Published On January 28, 2023
Budget 2023: Here's what EV ecosystem wants from FM Nirmala Sitharaman
India’s growing electric vehicle (EV) industry is looking forward to the Budget 2023 which will be presented by Union Finance Minister Nirmala Sitharaman on 1 February 2023.
The EV sector (including ancillaries) are looking forward to a slew of sops, including the extension of the Faster Adoption and Manufacturing of Hybrid and Electric Vehicles (FAME-II) scheme beyond 2024, and a reduction of GST.
“The EV industry expects the GST on ACC (Advanced Chemistry Cell) batteries to be reduced and brought on par with EVs (5 percent),” said Chetan Maini, Co-Founder and Chairman, SUN Mobility.
Bengaluru-based SUN Mobility recently announced that it plans to sell more than 10,000 electric two-wheelers (E2W) in India by 2023.
Electric two-wheeler (E2W) adoption is growing at a fast pace, and India is poised to be one of the world’s largest two-wheeler markets. In November 2022, a total of 18,47,208 two-wheelers were retailed across India, 76,438 of which (4.1 percent) were E2Ws.
To further grow that, Zypp Electric believes that the GST for last-mile delivery services needs to be reduced.
“My biggest pain point right now is that the use of EVs is picking up in the last-mile delivery segment — like Zomato, Bigbasket, Amazon, etc. — but we have a GST of 18 percent with no incentives,” Said Akash Gupta, Co-Founder, and CEO, Zypp.
“I can make the entire last-mile delivery industry go electric in the next two years. But we are finding it difficult to scale up. We expect the GST to be brought down to zero in the coming budget,” he added.
The budget for 2022-23 focussed on promoting electric vehicles. To boost demand, financial incentives of Rs 10,000 crore were provided under FAME-II. To support supplies, PLI (production-linked incentive) schemes totalling Rs 44,038 crore had been announced, including for ACC batteries.
Commercial EV adoption
India needs to work on developing the commercial EV segment as well, said Inderveer Singh, Founder, and CEO, EVage, a commercial EV startup.
“The government needs to consider commercial EV financing to enable quick adoption in the E4W category. Instead of subsidies, we need lower interest rates for EV financing and standardised residual battery value calculation (what is this & how does it impact the industry). Fleet owners will significantly benefit from the clearance of these hurdles,” Singh added.
BUDGET 2023-24: Catch all the updates here
The current size of the electric LCV market stands at about 3,50,000- 400,000 units and is expected to grow at 7-10 percent per annum till 2025. This segment is primarily driven by e-commerce and logistics players who are electrifying their first and last-mile fleets to reduce costs as also to meet ESG requirements.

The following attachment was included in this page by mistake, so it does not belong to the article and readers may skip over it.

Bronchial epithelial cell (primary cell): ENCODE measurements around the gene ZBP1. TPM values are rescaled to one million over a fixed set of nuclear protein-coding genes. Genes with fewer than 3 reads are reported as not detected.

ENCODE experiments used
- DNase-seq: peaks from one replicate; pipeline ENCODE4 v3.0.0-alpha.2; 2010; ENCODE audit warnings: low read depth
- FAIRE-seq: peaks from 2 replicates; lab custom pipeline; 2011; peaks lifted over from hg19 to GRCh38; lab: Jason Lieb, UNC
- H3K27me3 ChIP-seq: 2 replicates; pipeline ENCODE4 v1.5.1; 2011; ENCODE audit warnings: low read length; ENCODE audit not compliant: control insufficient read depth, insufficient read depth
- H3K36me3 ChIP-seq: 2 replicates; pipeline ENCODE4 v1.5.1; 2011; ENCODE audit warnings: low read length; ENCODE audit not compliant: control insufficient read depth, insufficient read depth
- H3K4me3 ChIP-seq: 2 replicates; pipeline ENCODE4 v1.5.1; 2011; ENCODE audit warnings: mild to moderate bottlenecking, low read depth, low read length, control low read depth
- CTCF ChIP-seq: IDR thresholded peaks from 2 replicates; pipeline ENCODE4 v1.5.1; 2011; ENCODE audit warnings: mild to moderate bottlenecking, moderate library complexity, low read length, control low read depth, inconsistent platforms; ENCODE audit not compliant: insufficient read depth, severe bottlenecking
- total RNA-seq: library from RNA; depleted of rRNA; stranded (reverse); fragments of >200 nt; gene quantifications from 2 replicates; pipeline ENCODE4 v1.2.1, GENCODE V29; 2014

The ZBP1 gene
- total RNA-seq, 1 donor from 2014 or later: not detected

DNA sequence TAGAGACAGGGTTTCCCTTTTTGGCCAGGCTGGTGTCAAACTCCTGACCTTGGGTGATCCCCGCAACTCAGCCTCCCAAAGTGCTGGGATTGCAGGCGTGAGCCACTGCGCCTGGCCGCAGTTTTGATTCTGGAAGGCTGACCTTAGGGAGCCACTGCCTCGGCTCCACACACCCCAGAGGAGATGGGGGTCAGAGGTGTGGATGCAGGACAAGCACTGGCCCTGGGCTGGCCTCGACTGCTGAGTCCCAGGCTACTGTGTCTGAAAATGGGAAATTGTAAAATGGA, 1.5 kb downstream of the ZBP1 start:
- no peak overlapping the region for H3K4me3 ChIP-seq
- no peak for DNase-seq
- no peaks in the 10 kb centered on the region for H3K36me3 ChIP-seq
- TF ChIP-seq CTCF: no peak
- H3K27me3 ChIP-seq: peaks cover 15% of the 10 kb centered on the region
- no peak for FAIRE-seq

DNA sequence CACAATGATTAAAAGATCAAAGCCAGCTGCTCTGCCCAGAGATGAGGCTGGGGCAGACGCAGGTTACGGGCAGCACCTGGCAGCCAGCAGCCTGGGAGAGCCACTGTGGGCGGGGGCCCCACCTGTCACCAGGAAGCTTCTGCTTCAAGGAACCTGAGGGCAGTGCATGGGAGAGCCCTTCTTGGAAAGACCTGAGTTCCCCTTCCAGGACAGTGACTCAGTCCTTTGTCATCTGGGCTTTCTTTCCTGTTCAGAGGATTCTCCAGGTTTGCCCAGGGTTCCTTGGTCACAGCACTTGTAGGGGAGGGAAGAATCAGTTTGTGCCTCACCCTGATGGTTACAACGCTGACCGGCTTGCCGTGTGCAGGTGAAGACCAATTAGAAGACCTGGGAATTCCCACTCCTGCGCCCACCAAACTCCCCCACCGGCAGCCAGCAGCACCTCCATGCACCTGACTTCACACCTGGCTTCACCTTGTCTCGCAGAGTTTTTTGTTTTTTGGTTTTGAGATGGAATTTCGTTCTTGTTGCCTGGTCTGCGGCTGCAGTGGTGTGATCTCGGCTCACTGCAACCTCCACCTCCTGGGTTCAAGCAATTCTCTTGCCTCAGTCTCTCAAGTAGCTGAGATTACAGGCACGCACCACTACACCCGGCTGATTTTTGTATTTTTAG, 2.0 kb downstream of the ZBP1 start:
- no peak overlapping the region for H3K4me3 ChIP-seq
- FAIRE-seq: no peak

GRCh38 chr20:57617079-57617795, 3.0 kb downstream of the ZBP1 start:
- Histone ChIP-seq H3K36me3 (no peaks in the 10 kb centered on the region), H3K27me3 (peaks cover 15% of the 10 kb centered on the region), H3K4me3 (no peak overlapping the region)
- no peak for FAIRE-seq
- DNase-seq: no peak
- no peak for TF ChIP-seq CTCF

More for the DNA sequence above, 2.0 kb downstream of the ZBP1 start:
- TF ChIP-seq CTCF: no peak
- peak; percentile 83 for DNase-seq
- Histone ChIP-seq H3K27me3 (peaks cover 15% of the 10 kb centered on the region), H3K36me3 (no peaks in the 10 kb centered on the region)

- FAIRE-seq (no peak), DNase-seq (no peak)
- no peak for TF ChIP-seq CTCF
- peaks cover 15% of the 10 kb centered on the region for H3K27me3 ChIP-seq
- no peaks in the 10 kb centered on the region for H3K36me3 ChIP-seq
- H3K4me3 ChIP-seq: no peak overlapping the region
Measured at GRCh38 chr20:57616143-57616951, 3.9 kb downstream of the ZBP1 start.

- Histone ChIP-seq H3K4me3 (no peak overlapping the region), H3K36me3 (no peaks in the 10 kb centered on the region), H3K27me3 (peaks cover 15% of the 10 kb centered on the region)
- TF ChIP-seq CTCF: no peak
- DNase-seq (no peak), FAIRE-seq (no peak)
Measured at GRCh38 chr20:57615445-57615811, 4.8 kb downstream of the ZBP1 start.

Speaking to the media, Bhavish Aggarwal, Founder, of Ola Electric, said that in 2023 the company would focus on making motorbikes, rolling out lithium-ion cells, and entering the commercial vehicle (CV) space.
“Our investment focus for 2023 will be on light commercial vehicles (LCV) and motorcycles, as well as lithium-ion cells,” he had said.
“Most state EV policies do not include four-wheelers or fast-charging infrastructure guidelines. There needs to be a swift change in this in 2023 to galvanise the commercial EV sector,’’ Singh added.
Extension of FAME-II
EV firms also expect the government to adopt a long-term outlook and extend the validity of the scheme beyond 2024.
“Such policy stability will eventually boost EV adoption in the country,” said Sachidanand Updadhyay, MD and CEO, of Lord’s Mark Industries, a firm that deals in EV infra.
He said that the industry expected the budget to incentivise retrofitting petrol and diesel-run cars with electric kits to accelerate EV adoption.
“In addition, there is an urgent need to build awareness about the vehicle scrappage policy to encourage the phasing out of end-of-life vehicles and drive EV sales,” Upadhyay added.
Per EVage data, the share of EVs among total new cars sold breached the 3 percent mark for the first time in November and in 2023 that figure could be more than 5 percent. Globally, there is evidence that the sales of EVs skyrocket after crossing the 5 percent threshold.
Support for MSME
“The government needs to ensure a level-playing field for MSME players in the EV sector for inclusive growth,” Upadhyay added.
Maini said the PLI scheme should be extended to MSMEs that manufacture/assemble ACs, battery packs, and charging and battery-swapping equipment.
Speaking about investment in EVs, Singhvi said that more subsidies were required to support EV financing.
“There are state-wise differences in sops and that needs to change. NBFCs should be incentivised to fund EVs, only then will growth take place,” Singhvi added.